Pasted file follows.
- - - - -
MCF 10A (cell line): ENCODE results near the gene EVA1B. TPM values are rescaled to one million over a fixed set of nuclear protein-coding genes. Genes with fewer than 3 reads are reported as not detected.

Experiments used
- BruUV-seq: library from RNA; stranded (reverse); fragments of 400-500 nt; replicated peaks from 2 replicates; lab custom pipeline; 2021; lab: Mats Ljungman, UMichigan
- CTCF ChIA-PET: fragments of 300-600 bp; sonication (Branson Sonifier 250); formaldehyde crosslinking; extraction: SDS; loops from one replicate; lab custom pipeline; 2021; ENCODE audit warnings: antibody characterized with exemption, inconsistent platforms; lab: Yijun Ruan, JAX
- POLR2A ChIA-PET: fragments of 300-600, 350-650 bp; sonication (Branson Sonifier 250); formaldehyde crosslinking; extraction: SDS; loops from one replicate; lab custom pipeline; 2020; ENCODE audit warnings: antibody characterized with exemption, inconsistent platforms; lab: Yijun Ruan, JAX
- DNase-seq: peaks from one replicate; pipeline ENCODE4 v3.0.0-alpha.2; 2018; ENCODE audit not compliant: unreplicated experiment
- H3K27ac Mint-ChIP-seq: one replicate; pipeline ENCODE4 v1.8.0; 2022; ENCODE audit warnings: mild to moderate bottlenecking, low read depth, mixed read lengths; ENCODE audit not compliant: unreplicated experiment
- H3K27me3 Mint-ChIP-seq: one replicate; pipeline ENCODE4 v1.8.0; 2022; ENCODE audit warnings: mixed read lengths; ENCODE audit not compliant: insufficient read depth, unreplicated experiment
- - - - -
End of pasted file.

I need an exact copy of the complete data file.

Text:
MCF 10A (cell line): ENCODE results near the gene EVA1B. TPM values are rescaled to one million over a fixed set of nuclear protein-coding genes. Genes with fewer than 3 reads are reported as not detected.

Experiments used
- BruUV-seq: library from RNA; stranded (reverse); fragments of 400-500 nt; replicated peaks from 2 replicates; lab custom pipeline; 2021; lab: Mats Ljungman, UMichigan
- CTCF ChIA-PET: fragments of 300-600 bp; sonication (Branson Sonifier 250); formaldehyde crosslinking; extraction: SDS; loops from one replicate; lab custom pipeline; 2021; ENCODE audit warnings: antibody characterized with exemption, inconsistent platforms; lab: Yijun Ruan, JAX
- POLR2A ChIA-PET: fragments of 300-600, 350-650 bp; sonication (Branson Sonifier 250); formaldehyde crosslinking; extraction: SDS; loops from one replicate; lab custom pipeline; 2020; ENCODE audit warnings: antibody characterized with exemption, inconsistent platforms; lab: Yijun Ruan, JAX
- DNase-seq: peaks from one replicate; pipeline ENCODE4 v3.0.0-alpha.2; 2018; ENCODE audit not compliant: unreplicated experiment
- H3K27ac Mint-ChIP-seq: one replicate; pipeline ENCODE4 v1.8.0; 2022; ENCODE audit warnings: mild to moderate bottlenecking, low read depth, mixed read lengths; ENCODE audit not compliant: unreplicated experiment
- H3K27me3 Mint-ChIP-seq: one replicate; pipeline ENCODE4 v1.8.0; 2022; ENCODE audit warnings: mixed read lengths; ENCODE audit not compliant: insufficient read depth, unreplicated experiment